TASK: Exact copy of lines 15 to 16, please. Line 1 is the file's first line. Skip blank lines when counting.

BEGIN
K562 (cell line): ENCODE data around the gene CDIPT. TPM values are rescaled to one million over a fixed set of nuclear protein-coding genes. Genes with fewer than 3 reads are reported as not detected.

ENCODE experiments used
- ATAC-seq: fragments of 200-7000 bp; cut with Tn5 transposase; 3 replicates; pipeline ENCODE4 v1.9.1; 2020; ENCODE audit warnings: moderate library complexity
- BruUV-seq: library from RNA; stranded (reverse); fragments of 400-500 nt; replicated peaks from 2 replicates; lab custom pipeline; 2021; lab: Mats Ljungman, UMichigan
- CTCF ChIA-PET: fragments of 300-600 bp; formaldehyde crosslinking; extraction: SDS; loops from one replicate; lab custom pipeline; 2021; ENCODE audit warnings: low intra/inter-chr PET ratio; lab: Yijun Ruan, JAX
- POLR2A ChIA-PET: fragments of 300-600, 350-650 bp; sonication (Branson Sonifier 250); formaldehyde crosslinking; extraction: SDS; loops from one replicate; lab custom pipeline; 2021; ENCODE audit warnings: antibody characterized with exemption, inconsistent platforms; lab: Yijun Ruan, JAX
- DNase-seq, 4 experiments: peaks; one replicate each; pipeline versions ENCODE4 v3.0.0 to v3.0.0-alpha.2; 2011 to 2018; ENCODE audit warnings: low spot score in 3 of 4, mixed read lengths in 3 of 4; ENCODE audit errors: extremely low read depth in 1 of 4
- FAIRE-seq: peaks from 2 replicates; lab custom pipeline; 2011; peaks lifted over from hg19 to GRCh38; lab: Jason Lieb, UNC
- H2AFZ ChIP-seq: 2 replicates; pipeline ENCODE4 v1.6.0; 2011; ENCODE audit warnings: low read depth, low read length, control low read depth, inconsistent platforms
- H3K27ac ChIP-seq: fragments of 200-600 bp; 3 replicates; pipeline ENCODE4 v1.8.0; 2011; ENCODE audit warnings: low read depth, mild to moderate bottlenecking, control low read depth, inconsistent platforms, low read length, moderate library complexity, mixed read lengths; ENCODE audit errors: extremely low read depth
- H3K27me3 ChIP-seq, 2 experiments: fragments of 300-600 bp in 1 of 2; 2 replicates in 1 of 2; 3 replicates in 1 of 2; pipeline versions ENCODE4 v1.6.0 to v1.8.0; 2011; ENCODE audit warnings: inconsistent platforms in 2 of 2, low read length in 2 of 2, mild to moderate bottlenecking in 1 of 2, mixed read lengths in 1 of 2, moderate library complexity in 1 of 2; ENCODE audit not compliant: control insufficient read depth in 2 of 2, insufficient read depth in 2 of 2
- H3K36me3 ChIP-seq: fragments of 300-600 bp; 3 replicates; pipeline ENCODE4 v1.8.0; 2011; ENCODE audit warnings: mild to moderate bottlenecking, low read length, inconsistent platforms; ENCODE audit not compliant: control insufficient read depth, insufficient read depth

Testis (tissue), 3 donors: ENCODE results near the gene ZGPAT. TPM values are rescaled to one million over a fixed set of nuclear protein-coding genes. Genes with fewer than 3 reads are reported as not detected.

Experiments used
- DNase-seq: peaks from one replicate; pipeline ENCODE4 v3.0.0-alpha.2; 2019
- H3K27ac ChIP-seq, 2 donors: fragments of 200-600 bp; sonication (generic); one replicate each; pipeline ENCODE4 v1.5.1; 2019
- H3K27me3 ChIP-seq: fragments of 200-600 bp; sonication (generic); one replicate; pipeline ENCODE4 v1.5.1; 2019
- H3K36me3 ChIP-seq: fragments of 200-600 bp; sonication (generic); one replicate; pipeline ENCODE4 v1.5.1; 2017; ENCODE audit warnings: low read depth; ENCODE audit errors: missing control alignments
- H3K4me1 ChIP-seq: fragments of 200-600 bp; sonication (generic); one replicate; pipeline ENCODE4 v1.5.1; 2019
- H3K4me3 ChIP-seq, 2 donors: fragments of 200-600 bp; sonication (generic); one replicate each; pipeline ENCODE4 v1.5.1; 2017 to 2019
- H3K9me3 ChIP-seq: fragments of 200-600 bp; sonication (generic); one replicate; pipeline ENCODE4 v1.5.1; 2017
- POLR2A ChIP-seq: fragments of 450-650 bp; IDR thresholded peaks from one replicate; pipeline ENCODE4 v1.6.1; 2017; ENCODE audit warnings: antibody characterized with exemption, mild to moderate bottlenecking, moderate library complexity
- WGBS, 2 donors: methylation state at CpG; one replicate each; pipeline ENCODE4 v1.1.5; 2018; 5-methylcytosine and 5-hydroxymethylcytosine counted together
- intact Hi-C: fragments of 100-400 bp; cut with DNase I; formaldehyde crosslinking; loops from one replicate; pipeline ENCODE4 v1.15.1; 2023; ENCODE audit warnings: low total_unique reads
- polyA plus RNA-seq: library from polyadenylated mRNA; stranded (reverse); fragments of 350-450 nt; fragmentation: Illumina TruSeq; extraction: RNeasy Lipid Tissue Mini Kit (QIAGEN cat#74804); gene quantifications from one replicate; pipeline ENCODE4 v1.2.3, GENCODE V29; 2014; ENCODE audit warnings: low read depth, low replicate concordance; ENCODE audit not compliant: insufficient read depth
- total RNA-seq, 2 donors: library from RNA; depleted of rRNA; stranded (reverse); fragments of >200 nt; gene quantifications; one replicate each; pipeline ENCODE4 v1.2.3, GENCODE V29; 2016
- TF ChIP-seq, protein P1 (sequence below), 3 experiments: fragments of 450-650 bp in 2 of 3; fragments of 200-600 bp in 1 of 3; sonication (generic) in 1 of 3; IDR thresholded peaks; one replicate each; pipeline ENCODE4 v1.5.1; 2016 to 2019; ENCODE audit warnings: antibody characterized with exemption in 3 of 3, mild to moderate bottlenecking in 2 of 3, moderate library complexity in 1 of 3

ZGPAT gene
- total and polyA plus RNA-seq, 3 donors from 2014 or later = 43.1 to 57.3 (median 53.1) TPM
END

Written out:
- DNase-seq: peaks from one replicate; pipeline ENCODE4 v3.0.0-alpha.2; 2019
- H3K27ac ChIP-seq, 2 donors: fragments of 200-600 bp; sonication (generic); one replicate each; pipeline ENCODE4 v1.5.1; 2019